Monday, January 7, 2019

Movie with Abe: The Distant Barking of Dogs

The Distant Barking of Dogs
Directed by Simon Lereng Wilmont
Released January 5, 2019

In today’s age, and throughout history, there are many wars that happen, and it’s almost impossible to keep track of what is raging where. With the prevalence of communication and technology in the present day, it can still often feel as if far-away conflicts have dissipated, while those still living that daily reality understand full well that all has not been resolved. Many areas of the world where innocents are harmed by ongoing violence have been spotlighted in recent documentaries, with some looking at the political and overarching roots of the conflict and others zeroing in on those most affected by something around them that they are hopeless to control.

This film is set in Eastern Ukraine in the village of Hnutove, which is the center point between competing forces with interests fighting for Ukrainian sovereignty and Russian oversight. Oleg is ten years old, living with his grandmother Alexandria. As others gradually move away, and Oleg is force to mature at an incredible rate, preparing for life-threatening situations with his classmates and doing his best to preserve his innocence while he plays with his friends just a short distance away from tremendous danger that could strike at any moment.

This film introduces its characters by explaining some of what has led to the violence near Hnutove, but it is primarily about the people involved and how growing up and existing in a war zone affects them. Alexandria has a difficult task in raising Oleg, partially because he lost his own mother at a very young age, before, as she explains, he could comprehend it and cry when she was killed. Oleg visits her grave, where Alexandria assures him that she can hear what he says to her, even though she is surely doubting the length of her own life given their location and the lack of any end in sight for the nearby fighting.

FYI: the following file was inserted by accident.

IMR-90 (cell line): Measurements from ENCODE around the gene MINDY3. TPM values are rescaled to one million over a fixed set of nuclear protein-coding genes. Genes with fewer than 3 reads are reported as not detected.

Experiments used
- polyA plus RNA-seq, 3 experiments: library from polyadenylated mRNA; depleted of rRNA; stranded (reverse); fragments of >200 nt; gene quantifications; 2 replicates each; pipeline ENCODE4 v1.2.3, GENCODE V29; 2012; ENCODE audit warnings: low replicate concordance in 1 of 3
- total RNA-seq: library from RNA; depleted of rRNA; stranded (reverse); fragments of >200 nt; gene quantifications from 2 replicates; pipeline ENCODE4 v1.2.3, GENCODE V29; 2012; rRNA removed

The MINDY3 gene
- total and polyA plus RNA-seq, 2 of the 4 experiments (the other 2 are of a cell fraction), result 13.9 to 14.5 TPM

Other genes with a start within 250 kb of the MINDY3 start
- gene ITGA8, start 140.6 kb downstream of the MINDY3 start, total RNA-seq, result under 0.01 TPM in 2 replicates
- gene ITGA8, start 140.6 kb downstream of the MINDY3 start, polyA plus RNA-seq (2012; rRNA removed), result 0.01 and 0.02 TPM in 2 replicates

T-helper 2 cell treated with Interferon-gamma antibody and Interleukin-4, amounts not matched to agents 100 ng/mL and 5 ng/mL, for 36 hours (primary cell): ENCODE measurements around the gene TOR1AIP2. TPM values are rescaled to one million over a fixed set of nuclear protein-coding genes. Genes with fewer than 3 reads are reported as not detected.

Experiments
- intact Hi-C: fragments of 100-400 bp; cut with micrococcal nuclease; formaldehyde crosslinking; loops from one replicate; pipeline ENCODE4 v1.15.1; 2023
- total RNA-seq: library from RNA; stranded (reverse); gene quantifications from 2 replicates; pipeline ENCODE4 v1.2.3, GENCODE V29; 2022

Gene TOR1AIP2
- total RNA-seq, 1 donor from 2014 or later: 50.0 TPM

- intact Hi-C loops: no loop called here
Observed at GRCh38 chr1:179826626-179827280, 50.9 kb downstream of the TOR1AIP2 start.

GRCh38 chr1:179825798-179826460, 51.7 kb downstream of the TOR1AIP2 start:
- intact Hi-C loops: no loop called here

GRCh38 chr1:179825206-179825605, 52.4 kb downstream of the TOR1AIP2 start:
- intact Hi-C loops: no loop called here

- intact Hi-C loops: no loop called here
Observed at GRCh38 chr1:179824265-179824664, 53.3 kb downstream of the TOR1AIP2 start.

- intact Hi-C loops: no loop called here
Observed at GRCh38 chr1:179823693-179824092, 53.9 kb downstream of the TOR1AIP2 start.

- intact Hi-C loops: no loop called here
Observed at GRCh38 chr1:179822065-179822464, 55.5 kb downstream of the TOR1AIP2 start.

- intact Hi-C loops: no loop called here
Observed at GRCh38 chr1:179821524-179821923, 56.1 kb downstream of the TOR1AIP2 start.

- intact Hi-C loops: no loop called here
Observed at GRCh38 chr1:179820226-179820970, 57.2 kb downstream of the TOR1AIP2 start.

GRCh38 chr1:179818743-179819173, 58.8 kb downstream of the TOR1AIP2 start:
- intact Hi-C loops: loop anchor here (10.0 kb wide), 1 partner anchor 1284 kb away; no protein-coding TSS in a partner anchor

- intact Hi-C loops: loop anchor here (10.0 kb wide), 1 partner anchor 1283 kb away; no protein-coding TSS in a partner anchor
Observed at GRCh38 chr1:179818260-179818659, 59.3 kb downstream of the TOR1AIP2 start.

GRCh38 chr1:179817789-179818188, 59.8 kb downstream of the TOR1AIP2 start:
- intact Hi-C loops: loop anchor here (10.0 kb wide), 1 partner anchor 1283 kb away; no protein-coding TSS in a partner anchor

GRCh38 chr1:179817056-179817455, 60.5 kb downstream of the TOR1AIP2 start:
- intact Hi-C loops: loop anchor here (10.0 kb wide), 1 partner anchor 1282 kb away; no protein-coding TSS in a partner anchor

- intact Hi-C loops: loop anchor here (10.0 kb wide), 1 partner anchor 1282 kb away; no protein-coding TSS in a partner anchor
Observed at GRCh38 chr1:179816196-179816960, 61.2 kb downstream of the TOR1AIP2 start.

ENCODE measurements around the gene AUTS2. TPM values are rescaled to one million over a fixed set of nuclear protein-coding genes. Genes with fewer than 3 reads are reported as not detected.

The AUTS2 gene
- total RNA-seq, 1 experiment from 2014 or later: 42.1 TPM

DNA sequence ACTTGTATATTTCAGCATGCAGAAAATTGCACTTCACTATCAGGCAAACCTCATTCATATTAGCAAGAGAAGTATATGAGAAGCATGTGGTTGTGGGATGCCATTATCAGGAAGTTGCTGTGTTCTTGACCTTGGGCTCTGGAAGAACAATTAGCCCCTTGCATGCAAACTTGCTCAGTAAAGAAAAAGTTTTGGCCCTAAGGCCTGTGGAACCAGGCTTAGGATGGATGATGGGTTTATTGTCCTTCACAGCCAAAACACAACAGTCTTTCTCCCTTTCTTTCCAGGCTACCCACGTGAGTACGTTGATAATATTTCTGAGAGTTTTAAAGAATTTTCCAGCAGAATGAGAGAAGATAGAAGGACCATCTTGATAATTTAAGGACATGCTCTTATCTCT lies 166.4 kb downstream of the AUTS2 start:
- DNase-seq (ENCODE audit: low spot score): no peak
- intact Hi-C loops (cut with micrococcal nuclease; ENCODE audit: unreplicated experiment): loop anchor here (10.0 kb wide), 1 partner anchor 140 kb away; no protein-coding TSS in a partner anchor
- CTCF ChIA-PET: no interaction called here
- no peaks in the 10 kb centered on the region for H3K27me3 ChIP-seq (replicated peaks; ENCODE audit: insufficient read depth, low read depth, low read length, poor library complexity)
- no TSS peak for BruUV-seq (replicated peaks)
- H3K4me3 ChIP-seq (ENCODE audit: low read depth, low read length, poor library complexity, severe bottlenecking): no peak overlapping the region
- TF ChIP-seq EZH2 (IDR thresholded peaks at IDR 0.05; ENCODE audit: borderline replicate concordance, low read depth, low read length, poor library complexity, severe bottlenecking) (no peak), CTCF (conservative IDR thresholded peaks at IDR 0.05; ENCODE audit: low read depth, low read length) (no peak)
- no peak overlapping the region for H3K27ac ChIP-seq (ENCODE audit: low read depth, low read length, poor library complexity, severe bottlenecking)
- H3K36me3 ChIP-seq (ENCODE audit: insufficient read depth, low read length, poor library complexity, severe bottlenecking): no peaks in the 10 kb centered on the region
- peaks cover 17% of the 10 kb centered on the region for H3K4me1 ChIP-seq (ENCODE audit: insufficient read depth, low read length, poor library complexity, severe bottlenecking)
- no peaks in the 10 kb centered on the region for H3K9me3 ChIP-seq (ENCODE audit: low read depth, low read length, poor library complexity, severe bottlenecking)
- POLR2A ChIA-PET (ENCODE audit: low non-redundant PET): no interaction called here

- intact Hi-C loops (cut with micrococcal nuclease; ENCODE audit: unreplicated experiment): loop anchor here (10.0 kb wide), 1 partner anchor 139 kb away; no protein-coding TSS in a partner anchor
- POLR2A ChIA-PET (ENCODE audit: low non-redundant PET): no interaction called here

This documentary made the fifteen-wide shortlist for the Oscar category for this year, one of just a few foreign-language entries. “Winter on Fire: Ukraine’s Fight for Freedom,” a nominee in 2015 for that same award, is a very effective companion piece for this film that looks at the start of student protests and full-blown revolution in the country beginning in 2013. While this human examination is poignant, it’s not nearly as resounding or informative as that showcase, successful in being in the moment with its two primary figures without touching on what it is that has led to their surrounding situation.


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